KOA restricts activities such as walking, stair climbing and self-care, affecting people’s quality of life and affecting people not only physically, but also mentally and socially . Surgery is the treatment for end-stage of KOA, which usually has satisfactory results and can significantly improve the quality of life (QOL) [12,13,14,15,16,17]. Studies have shown that postoperative TKA patients with PD can improve knee function, but the improvement effect is not as good as that of non-PD patients, so PD patients should be given a detailed explanation before receiving TKA . Currently, no studies have assessed the QOL after TKA in patients with KOA and PD. Understanding the impact of surgery on QOL enables appropriate patient management and the prevention of unnecessary surgical interventions.
Therefore, in this study, we evaluated the QOL after TKA in patients coexisting KOA and PD. We hypothesized that all patients would benefit from TKA, but patients with PD would have less benefit in QOL.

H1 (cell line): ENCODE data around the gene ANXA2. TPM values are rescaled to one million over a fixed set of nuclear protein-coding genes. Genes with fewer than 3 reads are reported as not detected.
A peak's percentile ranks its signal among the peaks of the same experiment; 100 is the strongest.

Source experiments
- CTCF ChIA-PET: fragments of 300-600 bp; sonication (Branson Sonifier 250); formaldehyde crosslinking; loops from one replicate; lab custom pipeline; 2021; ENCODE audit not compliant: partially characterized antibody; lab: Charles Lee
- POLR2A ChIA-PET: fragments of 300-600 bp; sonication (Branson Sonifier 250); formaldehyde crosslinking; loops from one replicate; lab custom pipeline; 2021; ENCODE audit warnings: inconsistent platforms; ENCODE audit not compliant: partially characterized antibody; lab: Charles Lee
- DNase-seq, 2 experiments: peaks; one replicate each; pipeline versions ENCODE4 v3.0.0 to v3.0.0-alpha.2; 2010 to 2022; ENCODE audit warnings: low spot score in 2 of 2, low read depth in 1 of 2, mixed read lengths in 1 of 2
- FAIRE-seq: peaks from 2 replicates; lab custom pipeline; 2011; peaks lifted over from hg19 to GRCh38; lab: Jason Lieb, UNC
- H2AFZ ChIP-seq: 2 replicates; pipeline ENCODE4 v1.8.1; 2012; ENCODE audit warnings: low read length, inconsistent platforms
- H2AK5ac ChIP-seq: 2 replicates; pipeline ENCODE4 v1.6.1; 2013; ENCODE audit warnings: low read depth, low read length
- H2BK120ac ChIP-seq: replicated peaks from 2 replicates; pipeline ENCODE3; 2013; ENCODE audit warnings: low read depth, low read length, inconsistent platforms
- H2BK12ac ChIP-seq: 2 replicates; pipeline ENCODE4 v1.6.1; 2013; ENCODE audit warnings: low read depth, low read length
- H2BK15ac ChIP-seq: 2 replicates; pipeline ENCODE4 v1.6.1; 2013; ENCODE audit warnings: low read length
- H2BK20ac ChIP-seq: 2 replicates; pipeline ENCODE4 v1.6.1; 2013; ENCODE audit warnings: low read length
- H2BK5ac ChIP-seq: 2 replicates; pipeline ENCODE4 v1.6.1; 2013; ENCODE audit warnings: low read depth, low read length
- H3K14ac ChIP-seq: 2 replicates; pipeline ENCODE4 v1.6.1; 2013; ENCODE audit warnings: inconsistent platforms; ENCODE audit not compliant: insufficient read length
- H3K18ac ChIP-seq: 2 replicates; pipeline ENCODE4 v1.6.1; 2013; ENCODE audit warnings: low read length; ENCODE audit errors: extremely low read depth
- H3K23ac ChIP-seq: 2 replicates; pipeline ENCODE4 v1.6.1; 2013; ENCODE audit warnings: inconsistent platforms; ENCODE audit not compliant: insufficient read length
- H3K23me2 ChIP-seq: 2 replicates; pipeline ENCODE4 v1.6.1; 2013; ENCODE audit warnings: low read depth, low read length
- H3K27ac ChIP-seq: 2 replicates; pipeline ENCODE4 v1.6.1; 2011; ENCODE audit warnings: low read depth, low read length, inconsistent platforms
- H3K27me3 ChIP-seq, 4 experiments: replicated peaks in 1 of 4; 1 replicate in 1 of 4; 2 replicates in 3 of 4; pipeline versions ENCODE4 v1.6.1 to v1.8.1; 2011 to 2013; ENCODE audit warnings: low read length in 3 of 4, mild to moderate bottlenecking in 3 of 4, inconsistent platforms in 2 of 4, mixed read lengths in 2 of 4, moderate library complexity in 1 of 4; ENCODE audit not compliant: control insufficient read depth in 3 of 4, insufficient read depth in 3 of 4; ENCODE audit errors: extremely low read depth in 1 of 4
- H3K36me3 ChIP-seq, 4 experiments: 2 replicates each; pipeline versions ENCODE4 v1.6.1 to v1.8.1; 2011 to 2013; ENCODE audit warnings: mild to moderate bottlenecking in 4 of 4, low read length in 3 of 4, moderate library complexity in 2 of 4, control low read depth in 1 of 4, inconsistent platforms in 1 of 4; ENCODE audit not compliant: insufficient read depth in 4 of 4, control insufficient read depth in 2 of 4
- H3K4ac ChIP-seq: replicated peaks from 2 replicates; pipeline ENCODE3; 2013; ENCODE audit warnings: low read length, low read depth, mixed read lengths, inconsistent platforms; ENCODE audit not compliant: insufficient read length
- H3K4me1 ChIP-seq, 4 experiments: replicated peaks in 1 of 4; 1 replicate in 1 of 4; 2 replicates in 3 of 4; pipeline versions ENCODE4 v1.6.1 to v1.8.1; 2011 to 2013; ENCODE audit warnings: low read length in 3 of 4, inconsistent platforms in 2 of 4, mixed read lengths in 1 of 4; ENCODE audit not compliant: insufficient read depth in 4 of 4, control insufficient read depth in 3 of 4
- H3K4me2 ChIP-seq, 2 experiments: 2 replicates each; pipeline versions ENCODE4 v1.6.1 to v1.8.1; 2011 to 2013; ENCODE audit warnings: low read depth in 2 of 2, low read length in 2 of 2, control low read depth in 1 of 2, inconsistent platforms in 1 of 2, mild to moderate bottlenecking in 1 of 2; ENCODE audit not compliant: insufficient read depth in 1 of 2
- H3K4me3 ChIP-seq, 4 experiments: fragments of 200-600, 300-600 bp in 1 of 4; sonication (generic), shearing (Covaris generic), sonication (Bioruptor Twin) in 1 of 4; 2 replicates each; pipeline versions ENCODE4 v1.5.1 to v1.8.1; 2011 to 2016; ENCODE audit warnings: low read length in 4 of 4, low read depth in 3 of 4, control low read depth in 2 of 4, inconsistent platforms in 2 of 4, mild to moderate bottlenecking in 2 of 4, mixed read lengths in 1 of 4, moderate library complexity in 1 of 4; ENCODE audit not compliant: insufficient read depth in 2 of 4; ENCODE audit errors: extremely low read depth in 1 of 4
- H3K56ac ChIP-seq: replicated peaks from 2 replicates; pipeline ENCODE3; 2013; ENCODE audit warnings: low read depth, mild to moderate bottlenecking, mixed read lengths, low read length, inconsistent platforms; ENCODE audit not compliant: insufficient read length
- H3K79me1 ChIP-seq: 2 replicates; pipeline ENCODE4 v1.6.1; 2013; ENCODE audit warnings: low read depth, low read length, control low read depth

We retrospectively reviewed all patients with PD and KOA who underwent TKA in our hospital between June 2014 and June 2020.Four non-PD patients with KOA were matched as the control group to 1 KOA patient with PD according to the basic characteristics. Patients who cannot complete preoperative or postoperative QOL self-assessment questionnaires were excluded.
This study was approved by the Ethics Committee of Tianjin Medical University. All methods were in accordance with Declaration of Helsinki, and participants provided written informed consent.
Clinical and demographic data were collected retrospectively from electronic medical records. The orthopedic surgeons and neurologists confirmed the diagnosis of KOA and PD by history-taking, physical examination, and imageological examination. QOL data were collected preoperatively and at the last follow-up (LFU), and all patients were followed up for at least 6 months.
Preoperative and postoperative QOL data were collected prospectively from a patient-reported health status database, including a valid questionnaire at each outpatient clinic. The collected questionnaires included EuroQOL5-Dimensions (EQ-5D) [19,20,21], Pain and Disability Questionnaire (PDQ) [22, 23], and Patient Health Questionnaire-9 [24,25,26].Declines in values other than EQ-5D indicate improvements in QOL.